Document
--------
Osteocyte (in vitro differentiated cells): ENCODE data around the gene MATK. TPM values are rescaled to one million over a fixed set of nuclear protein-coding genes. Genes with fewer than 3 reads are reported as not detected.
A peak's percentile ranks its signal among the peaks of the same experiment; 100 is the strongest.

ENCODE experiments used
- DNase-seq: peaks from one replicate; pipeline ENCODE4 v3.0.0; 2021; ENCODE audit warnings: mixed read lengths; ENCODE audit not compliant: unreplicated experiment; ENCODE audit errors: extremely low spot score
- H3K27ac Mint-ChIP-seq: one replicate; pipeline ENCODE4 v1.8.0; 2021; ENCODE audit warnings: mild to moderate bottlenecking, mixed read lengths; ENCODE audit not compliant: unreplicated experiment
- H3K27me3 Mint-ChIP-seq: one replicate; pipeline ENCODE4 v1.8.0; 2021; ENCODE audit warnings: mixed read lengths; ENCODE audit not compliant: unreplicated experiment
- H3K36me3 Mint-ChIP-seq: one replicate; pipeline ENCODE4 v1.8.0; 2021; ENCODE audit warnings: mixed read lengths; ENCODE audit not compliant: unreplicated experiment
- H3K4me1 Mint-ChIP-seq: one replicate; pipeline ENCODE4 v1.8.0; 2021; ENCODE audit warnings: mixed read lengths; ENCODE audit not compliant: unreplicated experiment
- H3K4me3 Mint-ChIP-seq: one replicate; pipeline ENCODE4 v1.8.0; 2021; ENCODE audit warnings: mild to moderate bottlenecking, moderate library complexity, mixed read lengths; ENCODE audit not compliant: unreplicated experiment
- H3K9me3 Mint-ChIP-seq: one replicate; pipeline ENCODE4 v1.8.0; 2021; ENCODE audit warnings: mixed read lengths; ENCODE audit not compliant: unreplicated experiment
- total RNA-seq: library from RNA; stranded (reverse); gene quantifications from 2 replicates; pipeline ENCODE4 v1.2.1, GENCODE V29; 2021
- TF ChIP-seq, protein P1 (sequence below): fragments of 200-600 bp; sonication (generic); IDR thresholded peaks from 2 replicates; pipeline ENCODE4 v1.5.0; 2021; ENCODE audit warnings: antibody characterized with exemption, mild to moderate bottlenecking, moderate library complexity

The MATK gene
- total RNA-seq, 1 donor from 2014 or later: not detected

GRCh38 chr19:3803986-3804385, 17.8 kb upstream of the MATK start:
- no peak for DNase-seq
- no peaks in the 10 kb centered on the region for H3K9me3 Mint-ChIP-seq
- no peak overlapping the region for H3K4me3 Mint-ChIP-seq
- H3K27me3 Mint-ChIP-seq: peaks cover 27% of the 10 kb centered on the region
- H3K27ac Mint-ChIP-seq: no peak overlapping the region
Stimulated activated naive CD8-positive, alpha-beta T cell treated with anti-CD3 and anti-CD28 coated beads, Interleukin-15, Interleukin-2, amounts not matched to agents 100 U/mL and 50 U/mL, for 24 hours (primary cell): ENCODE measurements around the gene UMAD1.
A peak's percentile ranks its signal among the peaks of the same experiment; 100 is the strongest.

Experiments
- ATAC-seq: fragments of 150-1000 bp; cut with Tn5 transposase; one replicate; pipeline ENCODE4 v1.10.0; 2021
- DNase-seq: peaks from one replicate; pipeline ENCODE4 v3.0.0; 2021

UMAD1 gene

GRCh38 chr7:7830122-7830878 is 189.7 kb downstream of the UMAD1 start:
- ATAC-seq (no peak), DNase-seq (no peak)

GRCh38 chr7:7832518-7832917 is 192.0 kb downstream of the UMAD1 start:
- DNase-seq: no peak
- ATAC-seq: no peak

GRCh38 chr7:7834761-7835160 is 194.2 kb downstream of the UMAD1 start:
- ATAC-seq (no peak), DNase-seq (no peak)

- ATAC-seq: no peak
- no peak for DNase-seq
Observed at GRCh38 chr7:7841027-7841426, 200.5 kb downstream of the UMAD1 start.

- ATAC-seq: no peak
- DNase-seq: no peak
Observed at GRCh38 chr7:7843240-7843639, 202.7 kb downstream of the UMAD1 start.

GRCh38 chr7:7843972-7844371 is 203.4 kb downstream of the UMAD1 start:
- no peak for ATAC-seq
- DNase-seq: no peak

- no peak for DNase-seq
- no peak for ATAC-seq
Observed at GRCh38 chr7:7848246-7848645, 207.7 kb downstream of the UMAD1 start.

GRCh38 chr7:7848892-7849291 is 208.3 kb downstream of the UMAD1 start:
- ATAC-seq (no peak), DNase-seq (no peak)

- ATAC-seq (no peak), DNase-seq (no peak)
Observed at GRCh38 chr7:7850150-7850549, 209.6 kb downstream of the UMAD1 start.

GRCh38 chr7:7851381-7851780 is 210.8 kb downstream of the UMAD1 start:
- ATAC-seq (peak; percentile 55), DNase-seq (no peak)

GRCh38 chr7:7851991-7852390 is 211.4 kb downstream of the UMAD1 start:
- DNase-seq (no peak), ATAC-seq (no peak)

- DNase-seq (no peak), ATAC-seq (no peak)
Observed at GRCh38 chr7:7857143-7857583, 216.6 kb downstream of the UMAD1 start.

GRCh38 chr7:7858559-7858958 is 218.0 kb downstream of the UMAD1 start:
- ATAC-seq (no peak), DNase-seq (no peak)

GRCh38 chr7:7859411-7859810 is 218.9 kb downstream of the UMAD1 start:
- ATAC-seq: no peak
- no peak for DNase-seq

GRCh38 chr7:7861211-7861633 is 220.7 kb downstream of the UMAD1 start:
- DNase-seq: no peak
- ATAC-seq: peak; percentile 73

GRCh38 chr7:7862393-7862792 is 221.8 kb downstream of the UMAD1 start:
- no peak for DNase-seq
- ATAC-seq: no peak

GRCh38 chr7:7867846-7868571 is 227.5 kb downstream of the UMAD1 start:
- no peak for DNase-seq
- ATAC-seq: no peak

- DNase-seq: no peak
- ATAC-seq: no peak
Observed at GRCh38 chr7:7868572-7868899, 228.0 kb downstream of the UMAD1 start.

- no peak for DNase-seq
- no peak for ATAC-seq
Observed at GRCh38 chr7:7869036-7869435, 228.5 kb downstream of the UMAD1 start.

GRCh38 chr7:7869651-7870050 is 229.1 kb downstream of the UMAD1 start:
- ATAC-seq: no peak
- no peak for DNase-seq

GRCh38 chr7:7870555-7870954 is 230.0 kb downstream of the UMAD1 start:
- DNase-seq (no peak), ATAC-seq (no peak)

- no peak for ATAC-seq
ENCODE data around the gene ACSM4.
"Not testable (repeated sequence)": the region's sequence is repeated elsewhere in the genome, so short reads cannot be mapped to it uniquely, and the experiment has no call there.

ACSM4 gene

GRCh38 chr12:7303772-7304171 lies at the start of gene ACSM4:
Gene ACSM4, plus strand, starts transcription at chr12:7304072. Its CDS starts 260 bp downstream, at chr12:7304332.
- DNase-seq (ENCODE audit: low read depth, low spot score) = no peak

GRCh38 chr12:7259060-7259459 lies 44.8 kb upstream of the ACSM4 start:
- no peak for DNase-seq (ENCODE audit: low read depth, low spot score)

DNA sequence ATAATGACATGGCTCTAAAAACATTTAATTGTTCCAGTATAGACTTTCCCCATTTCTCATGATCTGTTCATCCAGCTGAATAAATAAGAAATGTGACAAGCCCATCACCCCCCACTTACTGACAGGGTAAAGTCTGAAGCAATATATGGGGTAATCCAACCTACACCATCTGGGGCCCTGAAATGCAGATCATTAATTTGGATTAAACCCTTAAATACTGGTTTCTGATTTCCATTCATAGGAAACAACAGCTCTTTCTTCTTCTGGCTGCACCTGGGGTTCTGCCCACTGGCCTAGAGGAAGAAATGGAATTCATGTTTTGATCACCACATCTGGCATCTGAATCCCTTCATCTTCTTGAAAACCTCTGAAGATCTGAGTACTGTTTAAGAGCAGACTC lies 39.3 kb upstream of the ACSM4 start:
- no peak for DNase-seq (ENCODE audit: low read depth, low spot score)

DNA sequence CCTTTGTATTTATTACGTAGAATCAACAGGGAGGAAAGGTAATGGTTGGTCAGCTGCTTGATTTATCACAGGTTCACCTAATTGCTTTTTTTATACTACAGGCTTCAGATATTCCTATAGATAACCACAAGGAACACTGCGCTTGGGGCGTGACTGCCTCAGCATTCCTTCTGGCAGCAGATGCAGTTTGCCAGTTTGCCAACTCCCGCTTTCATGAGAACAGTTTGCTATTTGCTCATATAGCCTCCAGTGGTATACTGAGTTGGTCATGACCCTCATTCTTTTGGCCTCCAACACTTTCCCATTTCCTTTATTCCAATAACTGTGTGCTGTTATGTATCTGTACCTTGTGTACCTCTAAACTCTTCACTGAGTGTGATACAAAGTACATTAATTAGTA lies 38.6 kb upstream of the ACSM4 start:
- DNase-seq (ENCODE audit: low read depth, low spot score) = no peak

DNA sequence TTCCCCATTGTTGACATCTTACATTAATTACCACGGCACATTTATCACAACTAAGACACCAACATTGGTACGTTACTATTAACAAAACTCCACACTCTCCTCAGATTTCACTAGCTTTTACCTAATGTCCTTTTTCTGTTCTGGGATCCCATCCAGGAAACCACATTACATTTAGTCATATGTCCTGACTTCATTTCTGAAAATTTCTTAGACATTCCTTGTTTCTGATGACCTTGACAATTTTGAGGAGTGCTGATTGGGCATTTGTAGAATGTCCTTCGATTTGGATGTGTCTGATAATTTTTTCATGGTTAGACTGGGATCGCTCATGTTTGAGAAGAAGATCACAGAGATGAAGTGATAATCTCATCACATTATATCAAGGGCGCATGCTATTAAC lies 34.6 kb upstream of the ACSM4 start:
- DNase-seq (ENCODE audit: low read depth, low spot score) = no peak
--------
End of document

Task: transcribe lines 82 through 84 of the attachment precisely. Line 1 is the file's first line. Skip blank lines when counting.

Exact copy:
ENCODE data around the gene ACSM4.
"Not testable (repeated sequence)": the region's sequence is repeated elsewhere in the genome, so short reads cannot be mapped to it uniquely, and the experiment has no call there.

ACSM4 gene